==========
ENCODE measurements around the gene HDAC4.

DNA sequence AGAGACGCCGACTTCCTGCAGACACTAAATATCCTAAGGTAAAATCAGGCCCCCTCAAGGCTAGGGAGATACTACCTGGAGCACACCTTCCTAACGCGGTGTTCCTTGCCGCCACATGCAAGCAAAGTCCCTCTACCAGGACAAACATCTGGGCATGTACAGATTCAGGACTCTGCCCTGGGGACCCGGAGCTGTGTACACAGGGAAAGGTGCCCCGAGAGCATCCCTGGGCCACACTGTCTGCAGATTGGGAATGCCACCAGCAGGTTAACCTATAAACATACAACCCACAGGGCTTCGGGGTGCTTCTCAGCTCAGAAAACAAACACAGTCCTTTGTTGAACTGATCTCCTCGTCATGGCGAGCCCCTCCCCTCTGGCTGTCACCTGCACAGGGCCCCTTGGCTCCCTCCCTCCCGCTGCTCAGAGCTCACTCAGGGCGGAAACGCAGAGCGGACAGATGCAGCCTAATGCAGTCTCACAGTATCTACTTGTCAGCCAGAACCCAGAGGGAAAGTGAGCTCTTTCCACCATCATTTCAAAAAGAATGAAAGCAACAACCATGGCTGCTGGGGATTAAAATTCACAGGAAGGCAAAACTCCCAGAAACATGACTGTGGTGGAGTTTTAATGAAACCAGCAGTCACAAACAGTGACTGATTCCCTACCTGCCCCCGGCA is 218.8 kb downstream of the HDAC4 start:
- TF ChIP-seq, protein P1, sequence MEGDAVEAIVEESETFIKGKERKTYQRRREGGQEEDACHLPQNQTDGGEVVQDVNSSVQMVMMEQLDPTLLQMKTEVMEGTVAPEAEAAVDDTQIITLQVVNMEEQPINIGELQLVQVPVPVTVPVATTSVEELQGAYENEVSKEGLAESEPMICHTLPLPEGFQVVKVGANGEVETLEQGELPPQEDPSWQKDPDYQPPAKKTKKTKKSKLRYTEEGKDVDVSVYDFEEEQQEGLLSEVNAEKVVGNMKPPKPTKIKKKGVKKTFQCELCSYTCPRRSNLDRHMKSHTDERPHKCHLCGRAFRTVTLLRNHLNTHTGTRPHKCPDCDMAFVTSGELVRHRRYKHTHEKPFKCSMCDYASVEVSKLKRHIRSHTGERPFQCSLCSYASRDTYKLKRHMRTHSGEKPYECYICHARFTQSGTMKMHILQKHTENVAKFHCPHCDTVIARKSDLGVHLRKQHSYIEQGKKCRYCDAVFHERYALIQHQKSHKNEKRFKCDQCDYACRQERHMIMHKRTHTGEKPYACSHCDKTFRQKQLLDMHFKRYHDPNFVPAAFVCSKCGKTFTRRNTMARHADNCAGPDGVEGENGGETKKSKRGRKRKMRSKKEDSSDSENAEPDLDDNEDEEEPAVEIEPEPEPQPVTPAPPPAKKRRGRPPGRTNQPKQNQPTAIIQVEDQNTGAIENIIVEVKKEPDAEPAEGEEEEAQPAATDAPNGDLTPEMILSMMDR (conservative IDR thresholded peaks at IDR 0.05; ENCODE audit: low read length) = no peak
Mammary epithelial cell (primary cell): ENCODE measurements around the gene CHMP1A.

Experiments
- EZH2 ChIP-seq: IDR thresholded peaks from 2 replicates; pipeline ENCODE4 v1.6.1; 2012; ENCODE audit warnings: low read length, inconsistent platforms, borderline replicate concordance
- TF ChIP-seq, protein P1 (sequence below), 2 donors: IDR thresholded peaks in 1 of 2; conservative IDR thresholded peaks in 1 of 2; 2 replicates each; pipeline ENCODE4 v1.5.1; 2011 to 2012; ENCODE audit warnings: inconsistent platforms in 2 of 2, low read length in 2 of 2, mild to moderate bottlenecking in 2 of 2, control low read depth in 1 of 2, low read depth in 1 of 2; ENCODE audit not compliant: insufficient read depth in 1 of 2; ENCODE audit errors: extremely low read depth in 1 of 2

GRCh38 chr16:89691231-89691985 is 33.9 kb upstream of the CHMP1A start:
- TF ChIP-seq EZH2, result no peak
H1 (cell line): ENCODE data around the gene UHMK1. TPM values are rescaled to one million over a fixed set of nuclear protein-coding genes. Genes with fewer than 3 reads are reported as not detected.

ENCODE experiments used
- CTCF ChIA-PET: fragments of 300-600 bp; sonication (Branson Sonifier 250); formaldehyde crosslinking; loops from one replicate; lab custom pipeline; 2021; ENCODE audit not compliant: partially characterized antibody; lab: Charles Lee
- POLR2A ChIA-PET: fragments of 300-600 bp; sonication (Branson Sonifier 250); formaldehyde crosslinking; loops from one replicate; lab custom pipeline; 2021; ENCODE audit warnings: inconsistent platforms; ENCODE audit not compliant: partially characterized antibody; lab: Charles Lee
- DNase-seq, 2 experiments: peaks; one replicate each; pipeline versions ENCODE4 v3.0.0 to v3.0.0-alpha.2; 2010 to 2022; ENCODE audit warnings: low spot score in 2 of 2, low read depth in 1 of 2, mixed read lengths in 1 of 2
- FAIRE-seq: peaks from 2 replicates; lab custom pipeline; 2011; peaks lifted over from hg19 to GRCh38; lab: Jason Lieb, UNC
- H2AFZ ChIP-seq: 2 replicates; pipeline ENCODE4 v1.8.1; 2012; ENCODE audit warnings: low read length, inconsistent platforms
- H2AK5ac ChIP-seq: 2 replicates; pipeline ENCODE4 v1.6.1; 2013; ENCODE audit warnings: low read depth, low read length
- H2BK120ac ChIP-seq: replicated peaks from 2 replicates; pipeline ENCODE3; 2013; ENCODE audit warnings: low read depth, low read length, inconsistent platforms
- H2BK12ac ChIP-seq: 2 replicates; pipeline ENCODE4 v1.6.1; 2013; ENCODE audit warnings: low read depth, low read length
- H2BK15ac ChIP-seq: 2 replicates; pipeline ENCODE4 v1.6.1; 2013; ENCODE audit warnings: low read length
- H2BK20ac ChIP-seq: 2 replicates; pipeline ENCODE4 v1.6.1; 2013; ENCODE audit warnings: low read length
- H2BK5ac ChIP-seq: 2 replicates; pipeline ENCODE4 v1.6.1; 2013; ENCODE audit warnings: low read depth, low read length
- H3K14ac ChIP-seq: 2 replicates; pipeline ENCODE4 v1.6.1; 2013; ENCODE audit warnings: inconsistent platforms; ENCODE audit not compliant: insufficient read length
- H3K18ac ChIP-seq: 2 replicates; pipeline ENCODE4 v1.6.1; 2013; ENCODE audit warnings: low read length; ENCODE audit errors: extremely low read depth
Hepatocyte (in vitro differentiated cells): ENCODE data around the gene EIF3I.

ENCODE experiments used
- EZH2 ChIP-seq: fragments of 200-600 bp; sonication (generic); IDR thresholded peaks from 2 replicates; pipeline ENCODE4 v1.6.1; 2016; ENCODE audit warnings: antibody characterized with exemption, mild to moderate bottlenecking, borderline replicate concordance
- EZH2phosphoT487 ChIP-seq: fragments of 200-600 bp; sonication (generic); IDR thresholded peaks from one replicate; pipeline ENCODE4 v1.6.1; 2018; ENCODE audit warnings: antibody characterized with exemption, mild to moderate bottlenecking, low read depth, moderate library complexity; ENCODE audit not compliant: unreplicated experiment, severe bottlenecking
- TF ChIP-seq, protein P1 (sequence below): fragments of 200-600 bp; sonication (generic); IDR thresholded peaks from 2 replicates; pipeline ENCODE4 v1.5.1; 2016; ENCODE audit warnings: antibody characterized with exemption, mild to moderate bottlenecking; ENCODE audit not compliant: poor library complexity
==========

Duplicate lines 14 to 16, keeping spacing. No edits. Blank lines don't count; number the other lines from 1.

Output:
- DNase-seq, 2 experiments: peaks; one replicate each; pipeline versions ENCODE4 v3.0.0 to v3.0.0-alpha.2; 2010 to 2022; ENCODE audit warnings: low spot score in 2 of 2, low read depth in 1 of 2, mixed read lengths in 1 of 2
- FAIRE-seq: peaks from 2 replicates; lab custom pipeline; 2011; peaks lifted over from hg19 to GRCh38; lab: Jason Lieb, UNC
- H2AFZ ChIP-seq: 2 replicates; pipeline ENCODE4 v1.8.1; 2012; ENCODE audit warnings: low read length, inconsistent platforms